## [REBOL] Re: RFC: Cross-language benchmark proposal

### From: joel:neely:fedex at: 7-Nov-2002 13:39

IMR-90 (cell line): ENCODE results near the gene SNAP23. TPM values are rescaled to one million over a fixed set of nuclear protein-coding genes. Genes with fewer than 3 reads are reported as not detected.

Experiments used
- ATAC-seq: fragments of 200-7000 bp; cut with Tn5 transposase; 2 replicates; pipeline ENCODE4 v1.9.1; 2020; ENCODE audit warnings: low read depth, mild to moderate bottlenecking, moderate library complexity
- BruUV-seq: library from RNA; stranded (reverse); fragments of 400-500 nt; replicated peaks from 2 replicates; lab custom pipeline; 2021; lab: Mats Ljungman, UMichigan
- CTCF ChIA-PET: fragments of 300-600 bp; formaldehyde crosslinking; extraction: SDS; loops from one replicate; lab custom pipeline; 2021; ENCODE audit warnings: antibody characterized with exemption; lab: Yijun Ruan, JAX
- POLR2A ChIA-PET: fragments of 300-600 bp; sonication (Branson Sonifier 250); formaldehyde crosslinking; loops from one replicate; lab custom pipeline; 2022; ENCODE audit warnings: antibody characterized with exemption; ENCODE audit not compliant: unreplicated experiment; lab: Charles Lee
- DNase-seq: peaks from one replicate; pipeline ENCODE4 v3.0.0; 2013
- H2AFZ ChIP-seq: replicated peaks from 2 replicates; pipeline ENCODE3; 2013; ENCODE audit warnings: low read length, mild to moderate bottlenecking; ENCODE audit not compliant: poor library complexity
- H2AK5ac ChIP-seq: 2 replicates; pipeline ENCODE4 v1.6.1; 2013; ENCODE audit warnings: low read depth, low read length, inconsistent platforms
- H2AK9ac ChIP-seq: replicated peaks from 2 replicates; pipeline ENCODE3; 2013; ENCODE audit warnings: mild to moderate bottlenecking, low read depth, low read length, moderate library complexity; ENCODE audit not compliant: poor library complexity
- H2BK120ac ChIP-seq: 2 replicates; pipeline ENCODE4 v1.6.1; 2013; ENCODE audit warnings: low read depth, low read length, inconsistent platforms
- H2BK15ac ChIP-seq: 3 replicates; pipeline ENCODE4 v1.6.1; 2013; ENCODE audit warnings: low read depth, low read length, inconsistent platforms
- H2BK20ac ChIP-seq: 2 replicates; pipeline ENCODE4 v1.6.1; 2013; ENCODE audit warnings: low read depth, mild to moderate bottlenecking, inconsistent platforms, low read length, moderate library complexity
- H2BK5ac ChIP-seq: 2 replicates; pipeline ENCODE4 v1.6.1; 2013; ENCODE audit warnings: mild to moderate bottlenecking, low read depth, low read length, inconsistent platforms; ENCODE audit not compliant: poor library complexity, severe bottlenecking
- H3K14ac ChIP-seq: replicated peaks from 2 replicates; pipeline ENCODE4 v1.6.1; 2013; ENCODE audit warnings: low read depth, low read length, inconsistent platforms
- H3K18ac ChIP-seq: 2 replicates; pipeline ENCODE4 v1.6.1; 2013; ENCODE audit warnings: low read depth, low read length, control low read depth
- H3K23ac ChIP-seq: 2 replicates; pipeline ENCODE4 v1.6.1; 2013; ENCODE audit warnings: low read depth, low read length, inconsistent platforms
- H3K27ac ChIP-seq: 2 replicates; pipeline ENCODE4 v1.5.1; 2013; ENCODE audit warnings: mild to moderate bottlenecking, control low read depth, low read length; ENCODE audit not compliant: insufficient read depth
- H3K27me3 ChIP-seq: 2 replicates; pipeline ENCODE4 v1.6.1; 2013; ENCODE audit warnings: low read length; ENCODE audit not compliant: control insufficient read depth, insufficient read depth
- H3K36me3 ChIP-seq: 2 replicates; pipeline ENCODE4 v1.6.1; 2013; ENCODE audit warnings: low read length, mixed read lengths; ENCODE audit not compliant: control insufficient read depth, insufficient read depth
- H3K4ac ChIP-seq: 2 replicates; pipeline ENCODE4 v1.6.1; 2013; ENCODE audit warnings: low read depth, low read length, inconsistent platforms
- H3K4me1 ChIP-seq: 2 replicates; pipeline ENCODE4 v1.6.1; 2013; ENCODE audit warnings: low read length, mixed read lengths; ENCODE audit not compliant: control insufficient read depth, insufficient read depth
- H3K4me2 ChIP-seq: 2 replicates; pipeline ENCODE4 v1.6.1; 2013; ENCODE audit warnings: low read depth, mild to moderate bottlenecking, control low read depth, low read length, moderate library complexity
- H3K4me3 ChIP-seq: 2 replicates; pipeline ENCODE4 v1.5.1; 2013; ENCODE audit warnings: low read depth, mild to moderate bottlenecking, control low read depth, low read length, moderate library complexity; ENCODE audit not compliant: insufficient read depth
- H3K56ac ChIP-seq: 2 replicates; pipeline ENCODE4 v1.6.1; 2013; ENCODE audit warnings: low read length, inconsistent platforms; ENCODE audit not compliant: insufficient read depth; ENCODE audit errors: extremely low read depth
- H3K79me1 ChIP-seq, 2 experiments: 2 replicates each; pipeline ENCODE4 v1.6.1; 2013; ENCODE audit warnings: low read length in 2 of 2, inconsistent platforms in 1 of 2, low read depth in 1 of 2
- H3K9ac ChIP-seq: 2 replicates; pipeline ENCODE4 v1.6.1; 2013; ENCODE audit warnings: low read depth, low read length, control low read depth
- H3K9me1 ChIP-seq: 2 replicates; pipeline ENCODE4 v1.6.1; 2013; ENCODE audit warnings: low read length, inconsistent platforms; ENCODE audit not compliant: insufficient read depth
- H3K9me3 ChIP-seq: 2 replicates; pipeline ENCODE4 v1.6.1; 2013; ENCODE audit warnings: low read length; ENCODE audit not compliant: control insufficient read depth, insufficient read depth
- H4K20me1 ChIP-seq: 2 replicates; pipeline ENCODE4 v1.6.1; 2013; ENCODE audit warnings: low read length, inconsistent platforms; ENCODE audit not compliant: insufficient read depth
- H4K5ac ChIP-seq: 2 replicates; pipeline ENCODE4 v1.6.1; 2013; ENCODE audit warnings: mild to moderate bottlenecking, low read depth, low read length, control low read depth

Hi, Ladislav, No, it's not kosher, for the same reason that this isn't:>> ack-3m: func [m [integer!]] [2 ** (m + 3) - 3] >> repeat i 8 [print [i ack-3m i]]1 13 2 29 3 61 4 125 5 253 6 509 7 1021 8 2045 (see below). Ladislav Mecir wrote:> Romano's ACK works (or does it violate any of the principles?): > > ack: func [ > {by Romano Paolo Tenca} > m [integer!] n [integer!] > /local result > ] [ > if m = 0 [return n + 1] > if n = 0 [result: ack m - 1 1 return result] > result: ack m n - 1 > ack m - 1 result > ] >The above definition isn't "legal" according to the "same thing" rule (in exactly the same way as the one below that I posted with the disclaimer yesterday). The point of the comparison is not to find another way to get the equivalent result, but to see how long it takes for exactly the same algorithm to produce the specified result. Both the ACK above and my ACK5 below break the single compound expression ack-func m - 1 ack-func m n - 1 into the sequence of simpler expressions temp: ack-func m n - 1 ack-func m - 1 temp which calls for slightly different (although functionally equivalent) behavior. I think it's appropriate to avoid even the smallest opportunity for someone to accuse us of cooking the benchmark results (the old "Caesar's wife" principle). I recall a case from a few years ago in which a compiler vendor was accused of tweaking their optimizer to recognize certain commonly-used benchmark expressions and do naughty things that did not occur for other (normal) code. ack5: func [m [integer!] n [integer!] /local result] [ max_depth: max max_depth curr_depth: curr_depth + 1 tot_evals: tot_evals + 1 if m = 0 [ curr_depth: curr_depth - 1 return n + 1 ] result: either n = 0 [ 1 ][ ack5 m n - 1 ] result: ack5 m - 1 result curr_depth: curr_depth - 1 result ] The whole point of including a task such as Ackermann would be to compare/contrast performance on recursively-defined functions. We can meet the same objective (without hitting implementation limits) by using some other recursive function, such as: fib: func [n [integer!]] [ either n < 2 [n][(fib n - 1) + fib n - 2] ] I'd consider non-comparable any submission in which someone said You can do IT faster using this function: cheat: func [n [integer!] /local g] [ g: 2.23606797749979 to-integer (1.0 + g / 2.0 ** n) - (1.0 - g / 2.0 ** n) / g ] That's not a *bad* approach, just a different one! ;-) -jn- -- ---------------------------------------------------------------------- Joel Neely joelDOTneelyATfedexDOTcom 901-263-4446